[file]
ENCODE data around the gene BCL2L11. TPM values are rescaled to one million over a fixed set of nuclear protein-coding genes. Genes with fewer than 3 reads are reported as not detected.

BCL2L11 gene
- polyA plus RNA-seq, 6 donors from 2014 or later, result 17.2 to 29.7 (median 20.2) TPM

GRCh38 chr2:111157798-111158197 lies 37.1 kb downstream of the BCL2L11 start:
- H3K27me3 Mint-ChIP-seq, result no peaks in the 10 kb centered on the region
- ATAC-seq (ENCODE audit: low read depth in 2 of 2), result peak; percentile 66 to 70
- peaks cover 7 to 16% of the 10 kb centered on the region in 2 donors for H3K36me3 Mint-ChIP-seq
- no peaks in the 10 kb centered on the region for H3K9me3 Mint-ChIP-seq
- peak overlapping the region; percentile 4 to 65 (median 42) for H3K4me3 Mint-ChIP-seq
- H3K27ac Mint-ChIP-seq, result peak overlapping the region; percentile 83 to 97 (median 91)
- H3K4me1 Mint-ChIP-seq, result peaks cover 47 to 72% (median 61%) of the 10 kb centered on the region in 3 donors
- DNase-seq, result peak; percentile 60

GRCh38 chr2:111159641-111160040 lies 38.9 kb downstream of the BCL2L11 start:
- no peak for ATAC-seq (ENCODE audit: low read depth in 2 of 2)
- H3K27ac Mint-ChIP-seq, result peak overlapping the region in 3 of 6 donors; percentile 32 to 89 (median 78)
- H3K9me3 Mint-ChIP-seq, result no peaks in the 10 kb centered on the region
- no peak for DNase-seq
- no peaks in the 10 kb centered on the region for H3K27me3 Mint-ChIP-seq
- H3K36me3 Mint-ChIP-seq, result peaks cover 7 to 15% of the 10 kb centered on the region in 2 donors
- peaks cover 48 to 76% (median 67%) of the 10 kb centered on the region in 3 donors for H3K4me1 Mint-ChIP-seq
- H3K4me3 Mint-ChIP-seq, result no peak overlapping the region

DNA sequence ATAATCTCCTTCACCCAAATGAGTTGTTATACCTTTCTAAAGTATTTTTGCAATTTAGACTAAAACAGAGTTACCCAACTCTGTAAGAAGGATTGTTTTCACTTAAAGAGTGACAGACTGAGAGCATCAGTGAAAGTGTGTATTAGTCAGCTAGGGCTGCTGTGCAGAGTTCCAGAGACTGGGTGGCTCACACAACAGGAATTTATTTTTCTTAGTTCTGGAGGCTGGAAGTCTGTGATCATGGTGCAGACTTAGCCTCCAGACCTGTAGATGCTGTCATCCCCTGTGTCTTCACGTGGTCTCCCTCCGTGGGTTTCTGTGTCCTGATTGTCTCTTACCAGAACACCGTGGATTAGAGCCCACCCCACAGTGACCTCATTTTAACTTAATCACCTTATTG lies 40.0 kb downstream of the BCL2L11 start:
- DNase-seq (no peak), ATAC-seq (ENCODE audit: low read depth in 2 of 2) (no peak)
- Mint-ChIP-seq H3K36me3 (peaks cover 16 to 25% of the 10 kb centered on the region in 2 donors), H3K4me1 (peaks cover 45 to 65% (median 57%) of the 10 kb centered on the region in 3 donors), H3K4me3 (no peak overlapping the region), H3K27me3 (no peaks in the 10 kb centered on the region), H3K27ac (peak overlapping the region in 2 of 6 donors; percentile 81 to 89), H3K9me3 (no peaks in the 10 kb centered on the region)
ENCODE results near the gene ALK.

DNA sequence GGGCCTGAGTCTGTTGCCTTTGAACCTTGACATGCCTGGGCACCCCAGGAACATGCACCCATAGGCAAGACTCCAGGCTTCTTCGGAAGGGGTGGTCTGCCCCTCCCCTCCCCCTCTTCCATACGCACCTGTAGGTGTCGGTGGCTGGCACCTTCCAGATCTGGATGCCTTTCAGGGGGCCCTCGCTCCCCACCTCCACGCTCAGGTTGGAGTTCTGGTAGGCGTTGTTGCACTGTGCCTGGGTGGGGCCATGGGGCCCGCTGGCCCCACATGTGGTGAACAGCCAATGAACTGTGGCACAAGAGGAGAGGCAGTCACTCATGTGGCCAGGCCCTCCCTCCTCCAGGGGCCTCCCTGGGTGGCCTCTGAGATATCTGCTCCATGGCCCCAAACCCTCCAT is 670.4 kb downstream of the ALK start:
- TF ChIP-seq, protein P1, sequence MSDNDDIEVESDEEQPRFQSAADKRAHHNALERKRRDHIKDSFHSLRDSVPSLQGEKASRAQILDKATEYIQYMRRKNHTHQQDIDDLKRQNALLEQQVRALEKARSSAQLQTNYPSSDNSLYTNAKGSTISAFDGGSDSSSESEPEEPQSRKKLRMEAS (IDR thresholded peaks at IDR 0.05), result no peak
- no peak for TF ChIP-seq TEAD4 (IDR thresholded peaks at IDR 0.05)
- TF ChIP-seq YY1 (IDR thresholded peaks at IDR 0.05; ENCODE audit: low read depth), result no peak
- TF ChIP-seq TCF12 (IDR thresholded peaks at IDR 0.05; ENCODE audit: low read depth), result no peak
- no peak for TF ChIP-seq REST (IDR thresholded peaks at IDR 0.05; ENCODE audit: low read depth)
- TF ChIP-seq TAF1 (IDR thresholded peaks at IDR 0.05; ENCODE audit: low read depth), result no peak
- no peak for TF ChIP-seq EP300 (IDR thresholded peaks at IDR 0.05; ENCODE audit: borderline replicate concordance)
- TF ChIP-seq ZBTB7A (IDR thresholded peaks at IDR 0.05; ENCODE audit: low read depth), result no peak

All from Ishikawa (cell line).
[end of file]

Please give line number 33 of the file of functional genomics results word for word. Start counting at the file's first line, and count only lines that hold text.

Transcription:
- no peak for TF ChIP-seq EP300 (IDR thresholded peaks at IDR 0.05; ENCODE audit: borderline replicate concordance)